- Moonrise Kingdom
- Year of Film
- Wes Anderson
- Bruce Willis, Edward Norton, Bill Murray, Frances McDormand, Tilda Swinton, Jared Gilman, Kara Hayward, Jason Schwartzman, Bob Balaban
- Origin of Film
- Genre(s) of Film
- Bruce Willis, Edward Norton, Bill Murray, Frances McDormand, Tilda Swinton, Jared Gilman, Kara Hayward, Jason Schwartzman, Bob Balaban,
- Type of Poster
- One sheet
- Style of Poster
- Advance ('coming soon')
- Origin of Poster
- Year of Poster
- P+A | Mojo
- Size (inches)
- 27 1/16" x 40 1/16"
- SS or DS
- NSS #
Wes Anderson‘s superb Moonrise Kingdom is my favourite film of 2012 and this American one sheet is in the running for poster of the year too. Arguably the director’s best to date (although I’d have a hard time justifying picking this over Rushmore) the film is set on a fictional New England island in the 1960s and follows the exploits of a pair of young lovers who decide to elope (her from home, him from scout camp) and trigger a series of events as the islanders set out on the hunt for them. The pair at the centre of the film (as depicted on this poster) are played by two unknowns, Kara Hayward and Jared Gilman. They are surrounded by Anderson regulars, including Bill Murray and Jason Schwartzman, as well as a handful of first-time collaborators like Bruce Willis and Edward Norton.
This poster is the result of a pairing of two considerable talents; the British artist Michael Gaskell and the American letterer and illustrator Jessica Hische. Gaskell, born in 1963, is an award-winning painter of still-life, landscapes and portraits who has been the subject of five solo shows in London and has twice been awarded second prize in the BP Portrait Award. His official website features a biography as well as a gallery of his work. I’m not sure how his involvement in this poster came about and have been unable to find out any details online. I intend to try and contact him to discover more.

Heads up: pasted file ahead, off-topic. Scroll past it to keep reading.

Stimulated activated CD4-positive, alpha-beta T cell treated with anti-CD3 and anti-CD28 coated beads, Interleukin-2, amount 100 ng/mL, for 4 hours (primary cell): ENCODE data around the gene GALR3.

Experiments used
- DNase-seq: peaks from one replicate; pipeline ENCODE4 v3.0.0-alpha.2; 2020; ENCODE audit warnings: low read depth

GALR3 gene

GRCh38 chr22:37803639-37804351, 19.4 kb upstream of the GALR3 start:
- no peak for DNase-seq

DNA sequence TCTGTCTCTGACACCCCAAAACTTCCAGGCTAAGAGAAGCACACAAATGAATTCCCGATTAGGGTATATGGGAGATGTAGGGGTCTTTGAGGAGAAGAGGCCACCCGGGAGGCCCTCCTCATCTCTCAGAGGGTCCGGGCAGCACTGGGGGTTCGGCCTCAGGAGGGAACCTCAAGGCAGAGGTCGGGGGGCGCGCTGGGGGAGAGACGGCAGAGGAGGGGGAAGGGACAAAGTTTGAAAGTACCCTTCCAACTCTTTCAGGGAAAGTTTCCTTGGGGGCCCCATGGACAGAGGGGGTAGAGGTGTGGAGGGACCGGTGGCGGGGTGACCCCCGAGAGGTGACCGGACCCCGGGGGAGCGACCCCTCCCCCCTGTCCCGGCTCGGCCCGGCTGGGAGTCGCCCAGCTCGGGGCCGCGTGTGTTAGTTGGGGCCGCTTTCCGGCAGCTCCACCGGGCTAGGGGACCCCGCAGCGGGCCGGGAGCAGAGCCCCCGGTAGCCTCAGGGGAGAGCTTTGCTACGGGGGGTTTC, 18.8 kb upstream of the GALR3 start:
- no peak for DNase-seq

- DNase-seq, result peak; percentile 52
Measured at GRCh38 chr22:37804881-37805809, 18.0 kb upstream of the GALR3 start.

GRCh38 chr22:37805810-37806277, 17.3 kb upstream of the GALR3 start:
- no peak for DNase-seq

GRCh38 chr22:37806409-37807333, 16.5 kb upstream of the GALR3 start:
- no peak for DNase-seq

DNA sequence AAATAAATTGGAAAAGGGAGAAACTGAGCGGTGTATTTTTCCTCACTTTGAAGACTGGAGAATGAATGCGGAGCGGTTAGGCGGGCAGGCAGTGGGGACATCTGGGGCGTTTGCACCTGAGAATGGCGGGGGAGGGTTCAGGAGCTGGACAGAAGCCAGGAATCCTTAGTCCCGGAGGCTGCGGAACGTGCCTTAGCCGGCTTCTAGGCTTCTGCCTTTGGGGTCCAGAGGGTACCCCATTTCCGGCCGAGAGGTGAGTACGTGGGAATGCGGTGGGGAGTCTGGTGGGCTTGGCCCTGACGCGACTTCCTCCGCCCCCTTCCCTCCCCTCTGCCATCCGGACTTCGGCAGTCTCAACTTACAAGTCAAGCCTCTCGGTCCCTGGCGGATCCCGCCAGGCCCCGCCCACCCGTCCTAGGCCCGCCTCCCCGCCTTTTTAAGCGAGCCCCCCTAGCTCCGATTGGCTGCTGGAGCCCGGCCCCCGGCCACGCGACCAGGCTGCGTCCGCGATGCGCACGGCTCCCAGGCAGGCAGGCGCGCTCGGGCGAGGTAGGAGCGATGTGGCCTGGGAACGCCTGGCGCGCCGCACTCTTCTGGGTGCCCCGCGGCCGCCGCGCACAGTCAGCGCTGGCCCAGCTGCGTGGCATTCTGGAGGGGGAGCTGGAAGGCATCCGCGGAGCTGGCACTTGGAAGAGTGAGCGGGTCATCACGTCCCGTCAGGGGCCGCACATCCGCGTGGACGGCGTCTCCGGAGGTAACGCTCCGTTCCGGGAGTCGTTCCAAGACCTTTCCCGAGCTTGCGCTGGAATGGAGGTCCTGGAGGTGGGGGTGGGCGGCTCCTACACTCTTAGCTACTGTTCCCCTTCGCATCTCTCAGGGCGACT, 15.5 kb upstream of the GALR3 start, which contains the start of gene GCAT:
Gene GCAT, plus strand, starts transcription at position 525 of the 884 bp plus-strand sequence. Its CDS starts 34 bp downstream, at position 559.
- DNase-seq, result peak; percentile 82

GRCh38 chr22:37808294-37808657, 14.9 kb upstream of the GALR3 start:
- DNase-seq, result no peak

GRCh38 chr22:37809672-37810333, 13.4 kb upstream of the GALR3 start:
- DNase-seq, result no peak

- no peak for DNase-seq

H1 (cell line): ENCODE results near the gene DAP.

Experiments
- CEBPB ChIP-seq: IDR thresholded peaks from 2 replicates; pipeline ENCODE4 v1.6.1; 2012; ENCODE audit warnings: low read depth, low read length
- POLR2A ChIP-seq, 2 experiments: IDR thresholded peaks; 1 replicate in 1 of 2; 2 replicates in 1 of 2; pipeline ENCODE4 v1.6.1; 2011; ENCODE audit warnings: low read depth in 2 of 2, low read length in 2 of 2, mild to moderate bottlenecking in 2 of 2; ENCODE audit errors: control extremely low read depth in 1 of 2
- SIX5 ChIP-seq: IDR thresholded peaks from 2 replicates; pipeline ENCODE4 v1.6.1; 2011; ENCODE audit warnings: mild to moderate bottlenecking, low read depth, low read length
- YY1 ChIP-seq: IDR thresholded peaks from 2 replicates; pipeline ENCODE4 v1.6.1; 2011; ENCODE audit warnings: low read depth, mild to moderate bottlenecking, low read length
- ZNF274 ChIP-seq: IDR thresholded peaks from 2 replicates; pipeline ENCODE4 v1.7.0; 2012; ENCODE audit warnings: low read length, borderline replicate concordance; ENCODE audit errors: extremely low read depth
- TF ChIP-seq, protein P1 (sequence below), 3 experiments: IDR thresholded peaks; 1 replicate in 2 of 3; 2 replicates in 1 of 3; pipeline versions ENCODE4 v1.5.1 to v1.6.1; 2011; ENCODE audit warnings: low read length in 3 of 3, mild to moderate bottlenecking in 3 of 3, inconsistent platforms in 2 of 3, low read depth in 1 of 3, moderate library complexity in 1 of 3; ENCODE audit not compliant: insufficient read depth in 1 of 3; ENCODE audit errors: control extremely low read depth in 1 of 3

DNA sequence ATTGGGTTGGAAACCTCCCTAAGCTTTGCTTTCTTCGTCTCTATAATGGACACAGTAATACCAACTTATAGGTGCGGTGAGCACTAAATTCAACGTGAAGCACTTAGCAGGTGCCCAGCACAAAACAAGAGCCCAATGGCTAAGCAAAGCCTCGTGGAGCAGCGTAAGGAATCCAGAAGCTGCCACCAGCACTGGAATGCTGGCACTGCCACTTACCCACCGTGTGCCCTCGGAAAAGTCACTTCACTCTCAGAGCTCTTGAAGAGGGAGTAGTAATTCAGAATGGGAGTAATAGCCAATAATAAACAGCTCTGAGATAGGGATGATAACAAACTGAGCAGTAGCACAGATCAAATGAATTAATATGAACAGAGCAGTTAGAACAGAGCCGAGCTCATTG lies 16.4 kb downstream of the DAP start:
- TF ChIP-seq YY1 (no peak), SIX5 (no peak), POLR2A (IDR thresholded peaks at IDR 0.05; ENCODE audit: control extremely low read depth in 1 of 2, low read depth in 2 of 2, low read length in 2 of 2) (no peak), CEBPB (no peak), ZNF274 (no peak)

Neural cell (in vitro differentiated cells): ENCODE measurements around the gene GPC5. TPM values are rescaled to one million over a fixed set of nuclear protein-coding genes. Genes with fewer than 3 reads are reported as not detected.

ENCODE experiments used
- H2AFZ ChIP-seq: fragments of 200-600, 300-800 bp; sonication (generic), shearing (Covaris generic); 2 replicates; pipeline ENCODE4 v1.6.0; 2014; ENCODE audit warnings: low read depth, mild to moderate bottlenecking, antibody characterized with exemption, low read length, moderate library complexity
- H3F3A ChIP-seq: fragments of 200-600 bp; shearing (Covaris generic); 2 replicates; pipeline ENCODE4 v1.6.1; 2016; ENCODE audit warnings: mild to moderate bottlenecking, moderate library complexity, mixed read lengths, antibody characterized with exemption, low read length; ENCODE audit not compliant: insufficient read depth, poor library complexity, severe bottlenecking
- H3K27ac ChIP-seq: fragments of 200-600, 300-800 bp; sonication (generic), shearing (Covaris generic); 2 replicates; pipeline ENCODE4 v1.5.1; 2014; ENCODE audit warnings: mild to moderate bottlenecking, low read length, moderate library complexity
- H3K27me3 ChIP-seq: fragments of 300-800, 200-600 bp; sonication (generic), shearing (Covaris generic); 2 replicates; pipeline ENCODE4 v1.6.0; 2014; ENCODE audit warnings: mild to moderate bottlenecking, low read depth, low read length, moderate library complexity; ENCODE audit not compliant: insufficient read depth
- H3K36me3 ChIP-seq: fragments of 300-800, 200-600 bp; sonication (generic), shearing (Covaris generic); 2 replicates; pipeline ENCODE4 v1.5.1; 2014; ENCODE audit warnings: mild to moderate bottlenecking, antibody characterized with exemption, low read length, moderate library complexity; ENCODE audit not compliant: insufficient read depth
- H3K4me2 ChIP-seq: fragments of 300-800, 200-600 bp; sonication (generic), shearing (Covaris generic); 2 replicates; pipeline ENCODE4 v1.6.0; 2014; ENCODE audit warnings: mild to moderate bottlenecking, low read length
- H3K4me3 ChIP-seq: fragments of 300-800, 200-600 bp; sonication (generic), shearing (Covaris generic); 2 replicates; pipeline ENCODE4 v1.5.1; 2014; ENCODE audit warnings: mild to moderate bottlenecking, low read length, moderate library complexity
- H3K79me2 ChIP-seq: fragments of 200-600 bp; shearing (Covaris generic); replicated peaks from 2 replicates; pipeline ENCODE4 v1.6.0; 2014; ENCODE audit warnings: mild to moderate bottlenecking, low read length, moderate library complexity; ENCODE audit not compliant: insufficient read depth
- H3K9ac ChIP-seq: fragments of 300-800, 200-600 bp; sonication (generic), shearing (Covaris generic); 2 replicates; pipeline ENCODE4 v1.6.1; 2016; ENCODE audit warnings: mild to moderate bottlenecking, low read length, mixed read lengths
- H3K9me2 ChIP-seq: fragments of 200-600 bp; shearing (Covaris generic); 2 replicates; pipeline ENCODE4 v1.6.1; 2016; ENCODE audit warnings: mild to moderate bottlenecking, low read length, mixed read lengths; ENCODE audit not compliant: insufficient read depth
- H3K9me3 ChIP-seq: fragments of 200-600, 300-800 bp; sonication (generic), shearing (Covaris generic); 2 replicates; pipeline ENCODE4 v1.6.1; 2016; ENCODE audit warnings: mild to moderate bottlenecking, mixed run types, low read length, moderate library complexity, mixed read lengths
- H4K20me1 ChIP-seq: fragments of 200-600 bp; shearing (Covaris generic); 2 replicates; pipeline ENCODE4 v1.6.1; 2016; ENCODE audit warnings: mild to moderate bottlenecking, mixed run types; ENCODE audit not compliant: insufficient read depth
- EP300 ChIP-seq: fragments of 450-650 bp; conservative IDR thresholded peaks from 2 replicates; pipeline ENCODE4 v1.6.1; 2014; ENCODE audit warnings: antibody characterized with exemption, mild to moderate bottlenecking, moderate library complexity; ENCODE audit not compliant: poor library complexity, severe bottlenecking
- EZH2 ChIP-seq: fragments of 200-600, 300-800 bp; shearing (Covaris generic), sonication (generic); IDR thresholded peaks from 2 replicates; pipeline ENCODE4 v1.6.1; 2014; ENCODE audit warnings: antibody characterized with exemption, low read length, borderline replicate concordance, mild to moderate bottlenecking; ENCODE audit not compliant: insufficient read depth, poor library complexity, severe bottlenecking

Jessica Hische is responsible for the design of the typography that was used on the posters as well as the credits during the film itself. Hische is a multi-talented letterer and illustrator who has worked on projects for advertising, editorial, branding and books. Her official website features a biography as well as an extensive portfolio of her work. The site used to have a page on which the designer wrote about her involvement in the project:
“I worked directly with Wes and his small team of co-producers to bring his vision to life. […] The initial direction was based on Ed Benguiat’s Edwardian Script, but the direction shifted toward something more hand-hewn looking and lightly referencing titles from a Chabrol film. I was hired to create the 20 or so credits in the beginning of the movie, and a typeface to be used for the end credits. I ended up creating two fonts—a display and a text weight of the same typeface. […] Working with Wes was an absolute dream and I was amazed and impressed at just how involved he is with every aspect of his films.”
The page notes that art direction was given from Jeremy Dawson and Molly Cooper who were producer and co-producer respectively.
The trailer for the film is on YouTube and if you’re yet to see the film I strongly urge you to hunt down a copy of it ASAP, with the only caveat being that if you’re not a fan of Wes Anderson’s output then this film will not convert you!